The following passage is adapted from an article titled “The Culture of Iceland.”
The culture of Iceland is rich and varied as well as being known for its literary heritage which began in the 12th century. Icelandic traditional arts include weaving, silversmithing, and wood carving. The Reykjavík area has several professional theaters, a symphony orchestra, an opera and many art galleries, bookstores, cinemas and museums. There are four active folk dance ensembles in Iceland. Iceland’s literacy rate is among the highest in the world, and a love of literature, art, chess, and other intellectual pursuits is widespread.
Icelanders generally have a traditional liberal Nordic outlook, similar to other Nordic countries such as Norway and Sweden. Yet, an important key to understanding Icelanders and their culture (which differentiates them from the majority of their contemporary Nordic peoples) is the high importance they place on the traits of independence and self-sufficiency. In the June 2005 European Commission Eurobarometer public opinion analysis, over 85% of Icelanders found independence to be “very important” contrasted with the EU25 average of 53%, 47% for the Norwegians, and 49% for the Danish.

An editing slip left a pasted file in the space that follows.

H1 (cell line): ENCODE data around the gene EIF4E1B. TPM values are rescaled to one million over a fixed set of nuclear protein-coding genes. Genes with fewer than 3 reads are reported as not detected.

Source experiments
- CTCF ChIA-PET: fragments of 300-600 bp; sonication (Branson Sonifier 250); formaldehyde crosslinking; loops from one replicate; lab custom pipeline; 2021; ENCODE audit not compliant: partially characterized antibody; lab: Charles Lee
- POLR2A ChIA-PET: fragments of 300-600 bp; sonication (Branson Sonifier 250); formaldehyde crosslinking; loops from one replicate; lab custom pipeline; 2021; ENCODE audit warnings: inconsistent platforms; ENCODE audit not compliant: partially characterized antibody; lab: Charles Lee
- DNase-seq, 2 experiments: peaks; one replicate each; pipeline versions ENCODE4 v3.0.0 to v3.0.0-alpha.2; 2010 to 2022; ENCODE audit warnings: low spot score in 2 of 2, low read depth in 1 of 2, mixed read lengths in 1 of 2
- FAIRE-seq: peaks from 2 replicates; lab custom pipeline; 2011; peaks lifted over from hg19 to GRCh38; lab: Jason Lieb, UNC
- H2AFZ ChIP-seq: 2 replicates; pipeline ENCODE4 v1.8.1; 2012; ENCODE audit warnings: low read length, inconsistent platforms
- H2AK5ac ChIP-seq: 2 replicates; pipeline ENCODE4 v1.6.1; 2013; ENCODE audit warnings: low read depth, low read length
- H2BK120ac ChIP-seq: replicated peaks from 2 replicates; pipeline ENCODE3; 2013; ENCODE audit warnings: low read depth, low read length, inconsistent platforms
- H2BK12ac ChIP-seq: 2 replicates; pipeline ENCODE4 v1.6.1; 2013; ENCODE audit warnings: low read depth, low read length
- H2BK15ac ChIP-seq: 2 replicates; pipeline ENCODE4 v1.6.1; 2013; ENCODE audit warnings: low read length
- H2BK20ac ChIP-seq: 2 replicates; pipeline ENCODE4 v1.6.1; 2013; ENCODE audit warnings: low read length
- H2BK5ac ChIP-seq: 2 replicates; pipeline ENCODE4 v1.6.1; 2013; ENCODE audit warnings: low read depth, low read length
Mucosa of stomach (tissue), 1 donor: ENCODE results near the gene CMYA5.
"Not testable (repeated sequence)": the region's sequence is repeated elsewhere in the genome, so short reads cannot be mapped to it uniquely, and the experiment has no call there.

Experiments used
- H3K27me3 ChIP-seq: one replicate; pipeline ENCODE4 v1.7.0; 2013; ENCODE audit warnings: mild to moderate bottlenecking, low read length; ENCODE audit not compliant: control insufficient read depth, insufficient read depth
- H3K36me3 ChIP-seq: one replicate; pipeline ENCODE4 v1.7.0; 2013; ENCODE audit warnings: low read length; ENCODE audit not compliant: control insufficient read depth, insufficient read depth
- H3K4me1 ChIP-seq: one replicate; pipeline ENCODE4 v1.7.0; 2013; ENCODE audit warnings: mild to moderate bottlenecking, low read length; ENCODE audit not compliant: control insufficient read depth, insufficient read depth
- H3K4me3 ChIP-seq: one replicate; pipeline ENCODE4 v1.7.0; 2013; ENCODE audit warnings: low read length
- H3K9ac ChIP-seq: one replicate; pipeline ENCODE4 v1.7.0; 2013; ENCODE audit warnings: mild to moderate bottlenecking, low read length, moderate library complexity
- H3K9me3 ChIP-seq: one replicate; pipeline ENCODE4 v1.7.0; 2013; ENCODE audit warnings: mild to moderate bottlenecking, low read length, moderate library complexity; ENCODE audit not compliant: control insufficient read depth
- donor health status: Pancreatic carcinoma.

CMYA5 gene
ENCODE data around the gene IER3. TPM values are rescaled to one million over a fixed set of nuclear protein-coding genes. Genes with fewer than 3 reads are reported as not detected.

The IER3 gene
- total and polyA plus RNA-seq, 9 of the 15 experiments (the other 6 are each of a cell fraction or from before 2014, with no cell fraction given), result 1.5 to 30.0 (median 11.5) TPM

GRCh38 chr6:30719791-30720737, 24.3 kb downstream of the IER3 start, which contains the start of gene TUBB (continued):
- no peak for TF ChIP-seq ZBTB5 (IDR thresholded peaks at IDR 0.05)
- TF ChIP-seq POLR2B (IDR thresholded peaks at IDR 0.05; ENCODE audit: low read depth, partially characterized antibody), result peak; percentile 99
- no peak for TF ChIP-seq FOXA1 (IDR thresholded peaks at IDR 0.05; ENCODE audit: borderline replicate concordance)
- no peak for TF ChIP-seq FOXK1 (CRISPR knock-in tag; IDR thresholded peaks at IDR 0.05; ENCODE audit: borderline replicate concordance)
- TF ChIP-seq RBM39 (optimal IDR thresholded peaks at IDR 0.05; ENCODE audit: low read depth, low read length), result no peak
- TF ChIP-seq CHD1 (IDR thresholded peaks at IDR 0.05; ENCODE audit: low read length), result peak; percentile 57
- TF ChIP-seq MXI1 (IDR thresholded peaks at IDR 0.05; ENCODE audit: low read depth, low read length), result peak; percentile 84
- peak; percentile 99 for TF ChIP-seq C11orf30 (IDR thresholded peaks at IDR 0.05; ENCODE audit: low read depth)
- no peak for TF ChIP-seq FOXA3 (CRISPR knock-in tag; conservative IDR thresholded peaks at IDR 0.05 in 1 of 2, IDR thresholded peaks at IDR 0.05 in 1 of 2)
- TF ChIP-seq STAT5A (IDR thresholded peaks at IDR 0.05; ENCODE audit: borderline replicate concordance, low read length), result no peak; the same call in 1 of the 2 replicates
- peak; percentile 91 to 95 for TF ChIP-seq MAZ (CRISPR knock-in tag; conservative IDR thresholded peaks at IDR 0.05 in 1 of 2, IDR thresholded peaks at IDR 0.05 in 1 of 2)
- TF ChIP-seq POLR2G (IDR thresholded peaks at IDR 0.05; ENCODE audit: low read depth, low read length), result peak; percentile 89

Icelanders are proud of their Viking heritage and Icelandic language and take great care to preserve their traditions. Modern Icelandic remains close to the Old Norse spoken in the Viking Age. Until the Christianization of Iceland, many traditional Viking beliefs were strongly held, remnants of which remain today. According to a 2005 article in The New York Times, the majority of Icelanders either believe in elves or are unwilling to rule out their existence. There are a number of accounts of roads that have been re-routed and building plans redesigned or abandoned to avoid disturbing rocks where elves are said to live.
Icelandic society and culture has a high degree of gender equality, with many women in leadership positions in government and business. Iceland has a highly progressive gay rights legislation, with couples having been able to register civil unions since 1996, adopt since 2006, and marry since 2010. Women retain their names after marriage, since Icelanders generally do not use surnames but patronyms or (in certain cases) matronyms.